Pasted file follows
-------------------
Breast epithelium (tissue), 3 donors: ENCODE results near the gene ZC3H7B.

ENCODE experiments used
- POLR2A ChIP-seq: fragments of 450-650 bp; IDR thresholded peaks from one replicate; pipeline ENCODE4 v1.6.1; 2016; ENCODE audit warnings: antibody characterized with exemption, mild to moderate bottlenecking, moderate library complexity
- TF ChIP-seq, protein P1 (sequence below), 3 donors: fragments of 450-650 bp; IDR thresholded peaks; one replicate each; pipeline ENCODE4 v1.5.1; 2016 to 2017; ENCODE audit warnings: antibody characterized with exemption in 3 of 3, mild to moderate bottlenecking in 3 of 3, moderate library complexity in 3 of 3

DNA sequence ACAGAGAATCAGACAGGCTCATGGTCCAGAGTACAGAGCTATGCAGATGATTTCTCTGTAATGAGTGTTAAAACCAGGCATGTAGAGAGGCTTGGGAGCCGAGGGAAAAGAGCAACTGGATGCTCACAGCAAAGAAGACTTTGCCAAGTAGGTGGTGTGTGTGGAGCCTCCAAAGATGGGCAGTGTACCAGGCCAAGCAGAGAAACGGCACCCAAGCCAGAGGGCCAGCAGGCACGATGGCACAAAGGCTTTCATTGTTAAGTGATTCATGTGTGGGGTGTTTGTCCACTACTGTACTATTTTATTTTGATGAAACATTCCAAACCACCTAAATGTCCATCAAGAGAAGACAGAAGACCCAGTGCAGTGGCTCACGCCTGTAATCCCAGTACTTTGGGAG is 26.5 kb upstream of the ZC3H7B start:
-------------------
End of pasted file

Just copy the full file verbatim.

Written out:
Breast epithelium (tissue), 3 donors: ENCODE results near the gene ZC3H7B.

ENCODE experiments used
- POLR2A ChIP-seq: fragments of 450-650 bp; IDR thresholded peaks from one replicate; pipeline ENCODE4 v1.6.1; 2016; ENCODE audit warnings: antibody characterized with exemption, mild to moderate bottlenecking, moderate library complexity
- TF ChIP-seq, protein P1 (sequence below), 3 donors: fragments of 450-650 bp; IDR thresholded peaks; one replicate each; pipeline ENCODE4 v1.5.1; 2016 to 2017; ENCODE audit warnings: antibody characterized with exemption in 3 of 3, mild to moderate bottlenecking in 3 of 3, moderate library complexity in 3 of 3

DNA sequence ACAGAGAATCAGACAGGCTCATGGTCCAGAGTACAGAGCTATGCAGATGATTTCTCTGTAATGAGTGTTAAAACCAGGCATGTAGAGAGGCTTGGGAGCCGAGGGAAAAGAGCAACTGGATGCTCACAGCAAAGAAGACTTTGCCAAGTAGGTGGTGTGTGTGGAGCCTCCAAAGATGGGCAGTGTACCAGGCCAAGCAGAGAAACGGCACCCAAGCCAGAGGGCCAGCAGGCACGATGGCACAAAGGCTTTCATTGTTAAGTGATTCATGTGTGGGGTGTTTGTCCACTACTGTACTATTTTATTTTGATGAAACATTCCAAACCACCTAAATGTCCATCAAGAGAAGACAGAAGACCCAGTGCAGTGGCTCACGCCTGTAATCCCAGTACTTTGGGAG is 26.5 kb upstream of the ZC3H7B start: